City Bosses in the United States: A Study of Twenty Municipal Bosses

By Harold B. Zink | Go to book overview

CHAPTER I
BOSS BACKGROUNDS

Cartoon bosses are unmistakably Irish. Nevertheless, of a score of American city bosses who are so well-known that their names are household words throughout the country, New York City, including Brooklyn, has cradled twice as many as Ireland. Ireland can lay claim to but three of the twenty, whereas New York has produced six of them.1 Only five of the score came to the United States from other lands. In addition to the three Irishmen there was one from England and another from Sweden.2 Fifteen first saw the light of day in the United States. As has been noted, New York City heads the list with six. Then comes Philadelphia with two. Boston, Pittsburgh, Cincinnati, and San Francisco, with one each, bring up the rear.3 Rural sections contributed a lonely two of the American-born bosses in contrast to the thirteen of metropolitan centers.4 Of the foreign-born only one came from a city.5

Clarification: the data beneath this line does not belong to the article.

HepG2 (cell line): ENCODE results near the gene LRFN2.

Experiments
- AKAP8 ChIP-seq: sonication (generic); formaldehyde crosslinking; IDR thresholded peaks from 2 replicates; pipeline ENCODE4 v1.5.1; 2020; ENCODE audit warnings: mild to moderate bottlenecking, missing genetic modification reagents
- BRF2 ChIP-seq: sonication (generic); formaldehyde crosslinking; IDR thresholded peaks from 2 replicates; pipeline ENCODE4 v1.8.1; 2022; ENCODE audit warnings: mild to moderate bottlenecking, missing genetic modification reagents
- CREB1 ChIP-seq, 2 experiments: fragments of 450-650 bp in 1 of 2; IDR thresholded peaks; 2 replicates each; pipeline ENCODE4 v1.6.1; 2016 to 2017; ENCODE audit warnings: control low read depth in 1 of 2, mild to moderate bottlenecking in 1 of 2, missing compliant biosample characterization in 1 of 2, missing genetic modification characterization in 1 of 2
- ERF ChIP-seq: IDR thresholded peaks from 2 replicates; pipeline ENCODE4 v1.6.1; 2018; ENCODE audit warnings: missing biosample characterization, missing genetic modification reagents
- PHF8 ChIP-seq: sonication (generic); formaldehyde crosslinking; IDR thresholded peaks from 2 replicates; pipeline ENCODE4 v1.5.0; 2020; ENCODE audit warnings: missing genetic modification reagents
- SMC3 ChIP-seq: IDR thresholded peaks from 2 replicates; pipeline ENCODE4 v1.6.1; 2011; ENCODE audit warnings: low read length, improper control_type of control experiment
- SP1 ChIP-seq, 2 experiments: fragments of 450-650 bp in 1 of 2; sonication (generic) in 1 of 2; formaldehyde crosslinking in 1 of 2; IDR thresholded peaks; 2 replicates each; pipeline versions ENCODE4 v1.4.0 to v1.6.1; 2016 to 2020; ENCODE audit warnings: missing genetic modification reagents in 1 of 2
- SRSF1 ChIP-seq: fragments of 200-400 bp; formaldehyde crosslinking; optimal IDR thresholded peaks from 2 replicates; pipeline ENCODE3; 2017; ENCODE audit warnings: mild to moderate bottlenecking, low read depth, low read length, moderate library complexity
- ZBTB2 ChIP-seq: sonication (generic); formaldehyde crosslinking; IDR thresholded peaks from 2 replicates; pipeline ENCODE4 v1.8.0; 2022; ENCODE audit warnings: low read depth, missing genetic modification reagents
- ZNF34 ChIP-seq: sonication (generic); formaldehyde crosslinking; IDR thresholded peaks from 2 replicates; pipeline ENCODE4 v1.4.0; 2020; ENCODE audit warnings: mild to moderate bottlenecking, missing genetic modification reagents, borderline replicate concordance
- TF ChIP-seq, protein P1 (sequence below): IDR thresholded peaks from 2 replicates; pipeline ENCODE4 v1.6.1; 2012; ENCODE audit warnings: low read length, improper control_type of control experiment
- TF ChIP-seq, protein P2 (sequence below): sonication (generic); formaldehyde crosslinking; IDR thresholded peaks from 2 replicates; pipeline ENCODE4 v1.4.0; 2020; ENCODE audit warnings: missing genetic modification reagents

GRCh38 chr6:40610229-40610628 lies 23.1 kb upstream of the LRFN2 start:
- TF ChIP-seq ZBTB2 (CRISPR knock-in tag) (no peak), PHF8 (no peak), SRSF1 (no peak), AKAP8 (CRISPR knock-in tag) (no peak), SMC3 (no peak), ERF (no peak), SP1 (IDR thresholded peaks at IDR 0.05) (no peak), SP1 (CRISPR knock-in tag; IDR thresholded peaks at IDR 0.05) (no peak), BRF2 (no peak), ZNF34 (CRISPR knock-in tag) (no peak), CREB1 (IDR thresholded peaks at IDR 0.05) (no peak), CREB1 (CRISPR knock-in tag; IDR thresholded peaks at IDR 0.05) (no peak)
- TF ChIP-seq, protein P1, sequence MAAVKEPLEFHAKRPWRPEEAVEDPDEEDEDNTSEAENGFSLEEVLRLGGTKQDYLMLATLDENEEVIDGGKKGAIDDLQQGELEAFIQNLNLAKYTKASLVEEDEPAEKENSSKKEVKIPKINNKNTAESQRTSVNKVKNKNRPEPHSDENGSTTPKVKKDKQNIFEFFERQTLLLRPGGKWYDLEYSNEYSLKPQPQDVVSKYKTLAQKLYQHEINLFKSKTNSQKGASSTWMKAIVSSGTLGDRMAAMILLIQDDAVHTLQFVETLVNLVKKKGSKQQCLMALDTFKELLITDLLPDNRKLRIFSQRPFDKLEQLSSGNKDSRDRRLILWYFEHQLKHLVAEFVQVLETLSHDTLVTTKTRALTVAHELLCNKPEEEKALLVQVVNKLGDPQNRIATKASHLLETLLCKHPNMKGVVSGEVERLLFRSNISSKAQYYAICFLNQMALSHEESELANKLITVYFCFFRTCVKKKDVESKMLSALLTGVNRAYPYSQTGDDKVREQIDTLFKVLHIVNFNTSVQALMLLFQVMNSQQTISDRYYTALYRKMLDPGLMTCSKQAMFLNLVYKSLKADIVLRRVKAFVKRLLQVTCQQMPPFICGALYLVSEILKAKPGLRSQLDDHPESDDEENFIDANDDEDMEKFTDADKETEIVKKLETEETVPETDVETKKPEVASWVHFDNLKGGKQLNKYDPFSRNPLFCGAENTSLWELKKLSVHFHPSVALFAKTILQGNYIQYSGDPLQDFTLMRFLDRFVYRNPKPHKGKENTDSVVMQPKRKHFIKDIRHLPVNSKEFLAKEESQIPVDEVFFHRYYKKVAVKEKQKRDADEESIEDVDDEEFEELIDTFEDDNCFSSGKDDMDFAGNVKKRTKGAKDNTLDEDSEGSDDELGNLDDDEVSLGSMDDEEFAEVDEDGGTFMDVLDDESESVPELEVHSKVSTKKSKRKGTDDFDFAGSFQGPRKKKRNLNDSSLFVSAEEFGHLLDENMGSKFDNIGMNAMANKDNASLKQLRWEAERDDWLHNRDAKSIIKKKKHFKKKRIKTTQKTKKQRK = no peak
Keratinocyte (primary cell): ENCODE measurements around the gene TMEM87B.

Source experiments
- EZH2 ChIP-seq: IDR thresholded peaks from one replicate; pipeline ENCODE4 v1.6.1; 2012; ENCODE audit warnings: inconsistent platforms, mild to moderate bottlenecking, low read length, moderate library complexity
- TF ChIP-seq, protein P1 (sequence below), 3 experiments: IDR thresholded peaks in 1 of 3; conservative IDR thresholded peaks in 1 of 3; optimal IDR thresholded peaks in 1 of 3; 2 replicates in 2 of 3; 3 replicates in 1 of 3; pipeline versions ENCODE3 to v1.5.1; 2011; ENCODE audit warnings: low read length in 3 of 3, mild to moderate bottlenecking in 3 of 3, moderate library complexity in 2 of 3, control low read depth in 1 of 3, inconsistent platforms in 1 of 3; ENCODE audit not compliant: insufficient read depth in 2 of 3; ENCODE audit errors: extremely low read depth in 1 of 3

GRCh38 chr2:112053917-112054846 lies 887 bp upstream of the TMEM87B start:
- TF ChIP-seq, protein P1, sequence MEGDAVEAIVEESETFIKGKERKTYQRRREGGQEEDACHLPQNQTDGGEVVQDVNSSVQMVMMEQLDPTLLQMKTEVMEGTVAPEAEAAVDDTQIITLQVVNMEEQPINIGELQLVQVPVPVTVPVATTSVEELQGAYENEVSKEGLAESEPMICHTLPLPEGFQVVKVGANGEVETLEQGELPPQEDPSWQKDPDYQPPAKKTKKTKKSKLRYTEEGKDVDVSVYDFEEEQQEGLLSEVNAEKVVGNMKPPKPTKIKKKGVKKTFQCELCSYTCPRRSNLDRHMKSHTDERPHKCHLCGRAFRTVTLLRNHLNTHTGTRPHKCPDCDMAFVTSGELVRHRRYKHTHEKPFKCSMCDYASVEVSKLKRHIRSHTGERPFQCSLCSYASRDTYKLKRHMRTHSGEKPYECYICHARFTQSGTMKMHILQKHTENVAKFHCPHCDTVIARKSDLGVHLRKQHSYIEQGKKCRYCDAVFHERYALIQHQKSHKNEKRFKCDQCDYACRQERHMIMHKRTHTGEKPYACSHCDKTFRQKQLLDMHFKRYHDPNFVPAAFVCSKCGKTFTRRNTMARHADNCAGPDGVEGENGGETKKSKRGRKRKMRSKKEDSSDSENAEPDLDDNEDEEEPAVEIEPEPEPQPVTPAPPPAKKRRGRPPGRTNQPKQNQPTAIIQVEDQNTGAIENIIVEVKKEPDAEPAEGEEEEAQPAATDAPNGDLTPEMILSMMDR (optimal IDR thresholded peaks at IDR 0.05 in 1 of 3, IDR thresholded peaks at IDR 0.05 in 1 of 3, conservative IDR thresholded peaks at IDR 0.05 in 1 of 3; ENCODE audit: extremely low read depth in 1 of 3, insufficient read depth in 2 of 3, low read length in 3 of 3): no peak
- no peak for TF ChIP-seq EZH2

Ireland can make a somewhat better showing in racial stock than in nativity. Nevertheless, by no means all municipal bosses trace their descent from that isle. Ten of the particular twenty barons under consideration had Irish-born fathers and nine Irish-born mothers.6 However, James McManes traced his ancestry eventually to Scotland and Richard Croker to England and Scotland. Although the fathers of

____________________
1
Ireland gave birth to Croker, McManes, and Butler. New York City claims Tweed, Kelly, Murphy, Olvany, Tim Sullivan, and McLaughlin.
2
Flinn was born in England and Lundin in Sweden.
3
Durham and Vare belong to Philadelphia. Lomasney claims Boston, Magee Pittsburgh, Cox Cincinnati, and Ruef San Francisco.
4
Roger Sullivan was born on a farm near Belvidere, Illinois. "Doc" Ames was born in Garden Prairie, Illinois.
5
William Flinn claimed Manchester, England, as native city.
6
Croker, Kelly, Murphy, T. Sullivan, Lomasney, McManes, Flinn, R. Sullivan, Butler, and McLaughlin. The mothers of the above, except for R. Sullivan, were also Irish.

-3-

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